By Laurie Burns
The first time I met her, she had a cone around her neck, and a real tender area from where she lost her hind leg. She looked pathetic and sweet. Pathetic and hopeful. Pathetic and scared, her deep brown eyes looked into mine, and my heart broke. That was the moment that I met Fou May.
Since that faithful moment Fou May has been my life. She has lived in 2 continents, is an immigrant to Canada, gets by with 3 legs, has lived in 4 different homes, learned to live with a dog roommate and does it all with a smile. Yes! She really smiles. She loves to smile. Let’s bring it all back around, full circle to how I got my special little girl.
I was a young Canadian girl, who had to get out and see a bit more of the world. She was a Taiwanese street puppy, who looked like a fox, with small brown features and no one to love her. Most people in Taiwan do not love the street dogs. To them they are mostly like squirrels or rats, a nuisance, another thing in the way, another mouth to steal food. A natural dog lover all my life, I spent too much time feeding the hordes of street dogs outside my dorm room, chipping in to get some of the females neutered with groups of other Canadian girls. But I did not think I could get my own dog. I was too young, travelling, too busy having fun and teaching. But that all changed when I laid eyes on her, and I will always be so glad it did.
A friend of mine Diane, was Taiwanese, and married to a Canadian. I was instantly drawn to her, with our mutual love of skirts and animals. We became fast friends. One night, when it was raining, Diane was driving home in her brother’s car with her brother. The roads were hard to see, the rain came down as if the sky was falling; thick, loud and non-stop. Creeping their way along, they heard a sickening thump. Diane screamed, jumped out of the car and saw the mess. They had hit a puppy. Luckily for Fou May, Diane loves animals. I feel like if it had been any other car in Taiwan they probably would not have scooped her up. But Diane did, she scooped up the bloody pile of bones and took her to the vet.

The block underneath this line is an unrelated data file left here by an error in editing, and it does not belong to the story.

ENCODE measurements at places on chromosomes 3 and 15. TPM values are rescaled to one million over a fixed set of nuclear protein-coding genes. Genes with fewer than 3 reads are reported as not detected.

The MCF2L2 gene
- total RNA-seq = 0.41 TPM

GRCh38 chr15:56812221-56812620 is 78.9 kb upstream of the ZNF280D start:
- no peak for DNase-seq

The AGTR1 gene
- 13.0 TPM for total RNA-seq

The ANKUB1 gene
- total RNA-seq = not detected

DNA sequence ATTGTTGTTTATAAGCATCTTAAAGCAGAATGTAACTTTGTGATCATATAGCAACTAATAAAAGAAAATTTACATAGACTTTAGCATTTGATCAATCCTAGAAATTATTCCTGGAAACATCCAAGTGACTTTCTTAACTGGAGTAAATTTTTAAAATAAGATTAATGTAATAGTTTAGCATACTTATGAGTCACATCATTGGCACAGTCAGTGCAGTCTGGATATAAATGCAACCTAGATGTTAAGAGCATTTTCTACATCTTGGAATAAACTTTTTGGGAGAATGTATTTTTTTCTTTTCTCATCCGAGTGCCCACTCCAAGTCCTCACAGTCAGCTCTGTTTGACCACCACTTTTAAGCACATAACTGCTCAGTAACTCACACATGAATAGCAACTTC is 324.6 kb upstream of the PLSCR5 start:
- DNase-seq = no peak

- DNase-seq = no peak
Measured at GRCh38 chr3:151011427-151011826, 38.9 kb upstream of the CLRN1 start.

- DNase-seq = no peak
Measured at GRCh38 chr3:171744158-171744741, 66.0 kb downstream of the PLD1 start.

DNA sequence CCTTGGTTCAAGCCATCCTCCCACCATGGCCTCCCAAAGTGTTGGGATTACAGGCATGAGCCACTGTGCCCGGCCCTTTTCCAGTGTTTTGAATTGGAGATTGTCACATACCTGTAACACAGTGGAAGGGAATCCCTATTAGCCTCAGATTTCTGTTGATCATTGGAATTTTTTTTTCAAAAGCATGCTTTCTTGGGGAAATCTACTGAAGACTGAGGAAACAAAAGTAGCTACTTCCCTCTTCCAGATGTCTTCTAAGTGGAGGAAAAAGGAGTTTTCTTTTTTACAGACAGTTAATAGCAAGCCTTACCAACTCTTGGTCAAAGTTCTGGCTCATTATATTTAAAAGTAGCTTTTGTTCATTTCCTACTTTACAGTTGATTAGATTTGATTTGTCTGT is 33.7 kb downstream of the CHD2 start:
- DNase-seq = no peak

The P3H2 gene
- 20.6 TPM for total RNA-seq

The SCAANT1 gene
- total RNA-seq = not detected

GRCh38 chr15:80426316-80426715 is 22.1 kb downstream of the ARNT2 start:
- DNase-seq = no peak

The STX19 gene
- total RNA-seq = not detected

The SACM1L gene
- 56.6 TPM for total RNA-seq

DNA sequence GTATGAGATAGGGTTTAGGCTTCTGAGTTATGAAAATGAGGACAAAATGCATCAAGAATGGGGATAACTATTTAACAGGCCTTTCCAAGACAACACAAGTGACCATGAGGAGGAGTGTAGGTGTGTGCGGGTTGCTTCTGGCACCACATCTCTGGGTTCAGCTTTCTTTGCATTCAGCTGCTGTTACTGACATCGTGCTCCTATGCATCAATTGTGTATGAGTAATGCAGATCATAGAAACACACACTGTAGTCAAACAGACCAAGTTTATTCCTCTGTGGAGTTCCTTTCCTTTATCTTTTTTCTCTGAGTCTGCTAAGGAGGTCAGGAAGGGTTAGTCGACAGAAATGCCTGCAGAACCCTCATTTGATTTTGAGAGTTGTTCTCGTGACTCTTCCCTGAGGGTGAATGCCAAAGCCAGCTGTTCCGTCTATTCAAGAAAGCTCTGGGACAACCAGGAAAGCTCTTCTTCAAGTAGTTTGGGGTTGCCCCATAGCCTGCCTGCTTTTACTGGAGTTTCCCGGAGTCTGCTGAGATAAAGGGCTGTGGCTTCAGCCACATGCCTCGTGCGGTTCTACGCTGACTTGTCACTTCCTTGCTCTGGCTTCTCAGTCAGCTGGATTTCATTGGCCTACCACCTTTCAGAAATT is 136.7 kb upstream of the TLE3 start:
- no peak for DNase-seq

Fou May lived at the vet for two months, getting surgery after surgery ,but staying positive throughout, earning herself the name Fou May from the vets, Chinese for “Lucky girl”. They finally had to take off the back right leg completely, and Fou May become a Tripod. When it was time for her to leave the vet, Diane was looking for a home for her. Recently married and with two cats, Fou May was not the ideal situation for her. She wasn’t ideal for me either, so I let her pass me by.
A week later, Diane and her husband were leaving on their honeymoon, and asked if I could watch Fou May. I said sure, I mean she was so pathetic and small. And that was that. Once she came to me, she has never left my side. When I decided to leave Taiwan a year and a half later and return to Nova Scotia Fou May came too.
She loves her life in Canada, she loves her dog brother Roy, she got used to snow and she still smiles. When we go to the park or lake for a walk we will most certainly be stopped. Fou May is famous! She has even been on the radio and in the local newspaper. People always want to know what happened to her leg, what kind of dog is she, does she come from the wild, is she okay, can she get around, how old was she was she lost the leg, is she happy. But me and Fou May we don’t mind the attention. We both know she is a star. We just both smile and tell the story again.